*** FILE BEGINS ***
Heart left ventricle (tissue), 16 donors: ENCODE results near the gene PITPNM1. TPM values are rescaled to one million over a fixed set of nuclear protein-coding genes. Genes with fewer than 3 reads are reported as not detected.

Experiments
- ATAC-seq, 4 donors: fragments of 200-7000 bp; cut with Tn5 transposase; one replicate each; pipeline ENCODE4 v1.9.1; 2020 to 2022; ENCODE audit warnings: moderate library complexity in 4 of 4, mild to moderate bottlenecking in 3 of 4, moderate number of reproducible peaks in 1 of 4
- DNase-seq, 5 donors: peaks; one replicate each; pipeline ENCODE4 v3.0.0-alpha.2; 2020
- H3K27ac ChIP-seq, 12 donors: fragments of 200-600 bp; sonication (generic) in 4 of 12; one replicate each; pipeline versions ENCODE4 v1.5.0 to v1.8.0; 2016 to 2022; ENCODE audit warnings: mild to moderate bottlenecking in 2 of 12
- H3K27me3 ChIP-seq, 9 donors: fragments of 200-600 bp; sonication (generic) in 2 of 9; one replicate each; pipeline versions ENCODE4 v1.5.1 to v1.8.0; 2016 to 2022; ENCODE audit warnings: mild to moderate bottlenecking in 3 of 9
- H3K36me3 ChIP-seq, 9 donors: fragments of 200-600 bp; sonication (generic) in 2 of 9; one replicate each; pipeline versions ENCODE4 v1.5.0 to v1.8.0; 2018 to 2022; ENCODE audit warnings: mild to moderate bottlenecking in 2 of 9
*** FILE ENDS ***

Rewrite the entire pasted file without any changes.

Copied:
Heart left ventricle (tissue), 16 donors: ENCODE results near the gene PITPNM1. TPM values are rescaled to one million over a fixed set of nuclear protein-coding genes. Genes with fewer than 3 reads are reported as not detected.

Experiments
- ATAC-seq, 4 donors: fragments of 200-7000 bp; cut with Tn5 transposase; one replicate each; pipeline ENCODE4 v1.9.1; 2020 to 2022; ENCODE audit warnings: moderate library complexity in 4 of 4, mild to moderate bottlenecking in 3 of 4, moderate number of reproducible peaks in 1 of 4
- DNase-seq, 5 donors: peaks; one replicate each; pipeline ENCODE4 v3.0.0-alpha.2; 2020
- H3K27ac ChIP-seq, 12 donors: fragments of 200-600 bp; sonication (generic) in 4 of 12; one replicate each; pipeline versions ENCODE4 v1.5.0 to v1.8.0; 2016 to 2022; ENCODE audit warnings: mild to moderate bottlenecking in 2 of 12
- H3K27me3 ChIP-seq, 9 donors: fragments of 200-600 bp; sonication (generic) in 2 of 9; one replicate each; pipeline versions ENCODE4 v1.5.1 to v1.8.0; 2016 to 2022; ENCODE audit warnings: mild to moderate bottlenecking in 3 of 9
- H3K36me3 ChIP-seq, 9 donors: fragments of 200-600 bp; sonication (generic) in 2 of 9; one replicate each; pipeline versions ENCODE4 v1.5.0 to v1.8.0; 2018 to 2022; ENCODE audit warnings: mild to moderate bottlenecking in 2 of 9